In this issue’s Ethical Perspectives piece, Dr Kaarkuzhali B. Krishnamurthy discusses the ethical considerations that arise when religious beliefs prohibit a surgical patient’s acceptance of blood transfusion, an issue that can occur in the diagnosis and care of patients with brain tumors as well as many other situations in which our patients’ care is likely to involve surgical management. In this issue’s Practice piece, Dr Michael D. Perloff provides a very practical and concise review of the considerations involved in opioid use for patients with brain neoplasms. Finally, Dr Bruce H. Cohen provides five brief clinical scenarios to help clearly illustrate the considerations involved in coding for patients with neuro-oncologic disorders.
As with every CONTINUUM issue, a number of opportunities exist for CME. As I noted in the preface to the most recent (February 2015) CONTINUUM issue, the American Board of Psychiatry and Neurology (ABPN) no longer requires the completion of a pretest in order be eligible for Self-Assessment (SA) (part 2) credit for Maintenance of Certification, so the CONTINUUM Self-Assessment Pretest has been eliminated. By taking the Postreading Self-Assessment and CME Test, expertly crafted by Drs Eduardo E. Benarroch and Adam G. Kelly, after reading the issue, you may earn up to 12 AMA PRA Category 1 CreditsTM toward self-assessment and CME. The Patient Management Problem, carefully and expertly written by Drs Jordi Bruna and Patrick Y. Wen, follows the case of a 62-year-old man beginning with his presentation to the emergency department with symptoms and signs of a brain neoplasm and progressing through the course of his disorder. By following this case and answering multiple-choice questions corresponding to diagnostic and management decision points along his illness, you will have the opportunity to earn up to 2 AMA PRA Category 1 CME Credits.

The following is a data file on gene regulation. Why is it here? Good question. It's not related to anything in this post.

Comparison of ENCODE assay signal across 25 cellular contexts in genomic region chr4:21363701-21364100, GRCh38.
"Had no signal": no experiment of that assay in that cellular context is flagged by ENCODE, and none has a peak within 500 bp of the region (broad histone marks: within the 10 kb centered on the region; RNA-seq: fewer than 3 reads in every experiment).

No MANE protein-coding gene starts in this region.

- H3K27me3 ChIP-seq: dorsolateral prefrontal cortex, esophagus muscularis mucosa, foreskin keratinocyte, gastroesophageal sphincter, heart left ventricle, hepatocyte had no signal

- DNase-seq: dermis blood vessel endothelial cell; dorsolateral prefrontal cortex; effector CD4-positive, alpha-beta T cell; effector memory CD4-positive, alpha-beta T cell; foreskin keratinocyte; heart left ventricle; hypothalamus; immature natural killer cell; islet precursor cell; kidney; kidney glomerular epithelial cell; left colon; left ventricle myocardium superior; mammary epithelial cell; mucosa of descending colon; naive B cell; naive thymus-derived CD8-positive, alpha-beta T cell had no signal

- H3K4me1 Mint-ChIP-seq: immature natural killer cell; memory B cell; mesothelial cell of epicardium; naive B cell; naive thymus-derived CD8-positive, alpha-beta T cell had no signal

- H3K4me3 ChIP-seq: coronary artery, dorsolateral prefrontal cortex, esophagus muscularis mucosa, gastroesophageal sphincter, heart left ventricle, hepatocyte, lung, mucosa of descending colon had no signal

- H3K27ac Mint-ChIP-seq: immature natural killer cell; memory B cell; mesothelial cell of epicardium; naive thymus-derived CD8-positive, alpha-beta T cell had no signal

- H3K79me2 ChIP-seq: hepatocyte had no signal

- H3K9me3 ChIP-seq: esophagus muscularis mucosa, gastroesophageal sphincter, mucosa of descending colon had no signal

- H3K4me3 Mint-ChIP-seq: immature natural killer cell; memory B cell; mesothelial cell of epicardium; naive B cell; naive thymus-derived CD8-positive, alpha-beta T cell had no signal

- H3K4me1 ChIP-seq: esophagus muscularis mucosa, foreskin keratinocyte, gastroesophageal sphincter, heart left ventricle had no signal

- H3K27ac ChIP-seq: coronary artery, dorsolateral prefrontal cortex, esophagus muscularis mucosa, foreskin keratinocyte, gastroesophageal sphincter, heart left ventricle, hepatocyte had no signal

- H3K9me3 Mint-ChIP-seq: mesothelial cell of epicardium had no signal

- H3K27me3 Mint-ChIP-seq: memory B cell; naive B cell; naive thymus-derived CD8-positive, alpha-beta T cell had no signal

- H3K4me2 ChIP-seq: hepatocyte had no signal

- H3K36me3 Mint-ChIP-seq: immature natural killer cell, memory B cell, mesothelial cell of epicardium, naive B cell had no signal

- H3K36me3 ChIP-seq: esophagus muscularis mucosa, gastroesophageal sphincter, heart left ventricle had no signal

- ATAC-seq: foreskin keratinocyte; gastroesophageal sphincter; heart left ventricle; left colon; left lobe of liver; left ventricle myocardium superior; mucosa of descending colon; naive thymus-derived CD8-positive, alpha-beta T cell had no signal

I would like to give my sincere thank-you to Dr. Wen for his tireless dedication to this volume since its inception. I would also like to give additional gratitude to his entire group of distinguished neuro-oncology experts, whose contributions to this issue have succeeded in providing such up-to-date and clinically relevant information of benefit to all of us as we encounter patients with neuro-oncologic disorders in our daily practices.
—Steven L. Lewis, MD, FAAN